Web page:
The Netherlands and Belgium together are about the size of Arkansas so the coach ride to Bruges, Belgium, went quickly. Bruges was founded in the 8th century and was a center of trade with England by the 11th century. The great age of many places I visited was hard to comprehend. I think of my grandma as old, but she’s a spring chicken compared to these places. I guess it’s all relative.
We had a wonderful horse and carriage ride the next day through what is often called the Venice of the North. Bruges’ ornate Historic Center has changed very little in the last 500 years and is designated a World Heritage Site. The architecture is incredibly beautiful.
Afterward we saw a demonstration of how the famous Belgium chocolates are made. The size of the sample was a bit disappointing so I purchased more. That was mostly for my mom who said, “Bring me back some, even if it’s in a puddle.”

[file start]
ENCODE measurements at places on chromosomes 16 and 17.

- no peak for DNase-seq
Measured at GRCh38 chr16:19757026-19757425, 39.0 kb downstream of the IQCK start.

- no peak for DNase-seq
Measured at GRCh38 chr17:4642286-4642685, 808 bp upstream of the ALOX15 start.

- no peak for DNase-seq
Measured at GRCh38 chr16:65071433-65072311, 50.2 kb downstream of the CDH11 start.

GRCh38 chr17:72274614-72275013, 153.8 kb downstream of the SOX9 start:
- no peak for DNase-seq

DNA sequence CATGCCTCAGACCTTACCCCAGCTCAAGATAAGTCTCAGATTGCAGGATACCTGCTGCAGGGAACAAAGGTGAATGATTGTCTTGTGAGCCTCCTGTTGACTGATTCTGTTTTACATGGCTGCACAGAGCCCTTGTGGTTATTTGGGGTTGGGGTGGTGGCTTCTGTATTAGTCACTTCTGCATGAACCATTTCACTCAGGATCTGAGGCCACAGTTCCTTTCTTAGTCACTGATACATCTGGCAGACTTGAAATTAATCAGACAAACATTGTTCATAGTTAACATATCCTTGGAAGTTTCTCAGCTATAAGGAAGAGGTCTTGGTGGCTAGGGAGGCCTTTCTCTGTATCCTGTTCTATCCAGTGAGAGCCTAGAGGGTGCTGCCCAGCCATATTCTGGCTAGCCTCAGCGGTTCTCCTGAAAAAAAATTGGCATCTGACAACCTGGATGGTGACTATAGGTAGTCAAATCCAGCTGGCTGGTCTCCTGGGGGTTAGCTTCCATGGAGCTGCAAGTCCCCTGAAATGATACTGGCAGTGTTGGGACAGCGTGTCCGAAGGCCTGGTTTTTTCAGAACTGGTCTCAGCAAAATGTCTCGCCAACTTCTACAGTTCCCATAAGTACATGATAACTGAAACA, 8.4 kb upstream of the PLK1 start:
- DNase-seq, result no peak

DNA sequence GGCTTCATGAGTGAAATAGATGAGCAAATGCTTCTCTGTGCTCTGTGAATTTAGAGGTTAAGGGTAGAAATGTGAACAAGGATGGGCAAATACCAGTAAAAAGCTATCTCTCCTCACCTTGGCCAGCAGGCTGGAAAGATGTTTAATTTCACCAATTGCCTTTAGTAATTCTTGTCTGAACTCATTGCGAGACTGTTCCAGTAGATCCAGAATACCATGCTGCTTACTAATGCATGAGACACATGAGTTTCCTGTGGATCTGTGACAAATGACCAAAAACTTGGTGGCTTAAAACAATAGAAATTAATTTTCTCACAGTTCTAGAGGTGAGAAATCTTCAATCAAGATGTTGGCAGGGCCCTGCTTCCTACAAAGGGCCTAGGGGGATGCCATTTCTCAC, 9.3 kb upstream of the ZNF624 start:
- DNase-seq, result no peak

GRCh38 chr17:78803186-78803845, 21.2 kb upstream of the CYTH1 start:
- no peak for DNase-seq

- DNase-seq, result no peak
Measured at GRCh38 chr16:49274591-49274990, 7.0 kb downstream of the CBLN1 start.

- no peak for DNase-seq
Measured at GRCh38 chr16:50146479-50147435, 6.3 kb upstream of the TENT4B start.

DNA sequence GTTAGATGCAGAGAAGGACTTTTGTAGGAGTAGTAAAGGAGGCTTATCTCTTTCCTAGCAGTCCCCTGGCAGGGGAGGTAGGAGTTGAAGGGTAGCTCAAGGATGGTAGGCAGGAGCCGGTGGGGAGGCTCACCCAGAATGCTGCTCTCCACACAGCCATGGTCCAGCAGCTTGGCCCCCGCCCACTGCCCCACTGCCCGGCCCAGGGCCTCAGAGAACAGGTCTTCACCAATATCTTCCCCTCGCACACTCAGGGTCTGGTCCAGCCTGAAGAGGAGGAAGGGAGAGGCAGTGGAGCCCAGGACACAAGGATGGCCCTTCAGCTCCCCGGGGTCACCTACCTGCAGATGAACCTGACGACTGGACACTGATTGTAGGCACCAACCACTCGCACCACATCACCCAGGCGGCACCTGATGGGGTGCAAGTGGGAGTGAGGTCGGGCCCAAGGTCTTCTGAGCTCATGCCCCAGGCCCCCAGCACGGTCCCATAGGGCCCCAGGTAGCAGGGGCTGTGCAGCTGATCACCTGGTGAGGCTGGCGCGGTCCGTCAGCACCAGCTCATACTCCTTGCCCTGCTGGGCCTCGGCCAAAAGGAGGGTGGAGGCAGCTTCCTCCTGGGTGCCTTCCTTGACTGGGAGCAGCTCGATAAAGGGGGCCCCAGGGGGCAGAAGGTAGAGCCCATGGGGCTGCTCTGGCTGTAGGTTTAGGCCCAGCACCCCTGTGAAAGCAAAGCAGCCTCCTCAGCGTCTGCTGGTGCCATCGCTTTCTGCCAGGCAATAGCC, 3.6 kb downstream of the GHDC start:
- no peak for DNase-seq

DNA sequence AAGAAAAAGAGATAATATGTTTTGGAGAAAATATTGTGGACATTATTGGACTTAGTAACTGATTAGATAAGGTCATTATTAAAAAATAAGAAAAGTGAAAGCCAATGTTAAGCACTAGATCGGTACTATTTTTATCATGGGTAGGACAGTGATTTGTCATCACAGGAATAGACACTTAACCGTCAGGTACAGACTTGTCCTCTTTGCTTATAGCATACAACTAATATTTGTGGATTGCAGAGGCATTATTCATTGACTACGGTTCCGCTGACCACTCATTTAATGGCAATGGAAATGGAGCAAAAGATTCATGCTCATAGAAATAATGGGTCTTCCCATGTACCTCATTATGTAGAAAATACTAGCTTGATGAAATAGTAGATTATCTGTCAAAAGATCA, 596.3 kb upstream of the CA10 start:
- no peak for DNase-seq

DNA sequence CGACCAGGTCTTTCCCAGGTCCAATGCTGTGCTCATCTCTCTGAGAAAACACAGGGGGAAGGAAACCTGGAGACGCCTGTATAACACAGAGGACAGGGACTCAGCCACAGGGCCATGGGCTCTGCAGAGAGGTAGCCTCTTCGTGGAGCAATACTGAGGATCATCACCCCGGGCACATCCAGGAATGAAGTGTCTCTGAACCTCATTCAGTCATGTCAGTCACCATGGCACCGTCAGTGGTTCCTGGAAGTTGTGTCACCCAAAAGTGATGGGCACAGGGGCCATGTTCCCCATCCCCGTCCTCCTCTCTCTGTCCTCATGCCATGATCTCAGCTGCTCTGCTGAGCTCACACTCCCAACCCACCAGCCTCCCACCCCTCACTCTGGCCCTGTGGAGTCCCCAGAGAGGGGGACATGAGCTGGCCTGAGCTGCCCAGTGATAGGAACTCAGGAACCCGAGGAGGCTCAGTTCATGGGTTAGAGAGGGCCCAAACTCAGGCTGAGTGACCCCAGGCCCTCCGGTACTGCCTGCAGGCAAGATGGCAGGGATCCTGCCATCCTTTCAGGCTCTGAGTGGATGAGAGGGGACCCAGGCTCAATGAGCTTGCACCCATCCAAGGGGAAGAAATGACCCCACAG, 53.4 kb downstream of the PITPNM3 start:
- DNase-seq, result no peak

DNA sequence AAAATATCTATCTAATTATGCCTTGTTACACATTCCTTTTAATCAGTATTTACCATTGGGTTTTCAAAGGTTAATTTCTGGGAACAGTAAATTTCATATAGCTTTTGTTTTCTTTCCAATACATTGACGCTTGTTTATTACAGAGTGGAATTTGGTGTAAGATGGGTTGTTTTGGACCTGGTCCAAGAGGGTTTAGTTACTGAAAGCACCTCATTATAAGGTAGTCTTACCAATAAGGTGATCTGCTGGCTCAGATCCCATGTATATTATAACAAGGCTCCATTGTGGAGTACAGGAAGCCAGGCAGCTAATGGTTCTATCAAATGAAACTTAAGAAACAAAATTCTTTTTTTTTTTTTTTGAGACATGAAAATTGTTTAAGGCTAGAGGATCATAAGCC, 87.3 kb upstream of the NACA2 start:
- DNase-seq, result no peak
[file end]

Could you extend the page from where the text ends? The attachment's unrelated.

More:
Other relatives wanted Belgium lace. Incredibly, I found a lace shop. I mean that was all it sold, with certificates of authenticity. Looking at all the different types of beautiful lace I could see why it is liked so much by so many. As the ancient little man behind the counter slid my small lace samples into a bag, I had no idea that would be the last time I saw them. Somewhere between that little shop and home, sadly, my lace gifts disappeared.
Regret at leaving Burges was quickly replaced with excitement over our next destination — Paris! Along the way we stopped to see the Menin Gate Memorial where the names of 55,000 soldiers who died in World War I are inscribed. Within walking distance was the “In Flanders Fields-Museum” with its many graphic photos and displays about the horrors of World War I. The idea is that by remembering the dreadful consequences of war it’s easier to choose peace.
What can I say about Paris? Everybody knows something about it. I wanted to see the Eiffel Tower. At the 899-foot level the view is incredible and the city seems to go on and on, with maybe a little countryside in the far distance. I was happy to hear it was of more recent construction than many of the castles and buildings I had visited. It was built for the World’s Fair of 1889.
My tour of the Louvre was disappointing. There was too much to see and not enough time. We did see da Vinci’s Mona Lisa but the small painting on the wall did not match the big picture in my mind.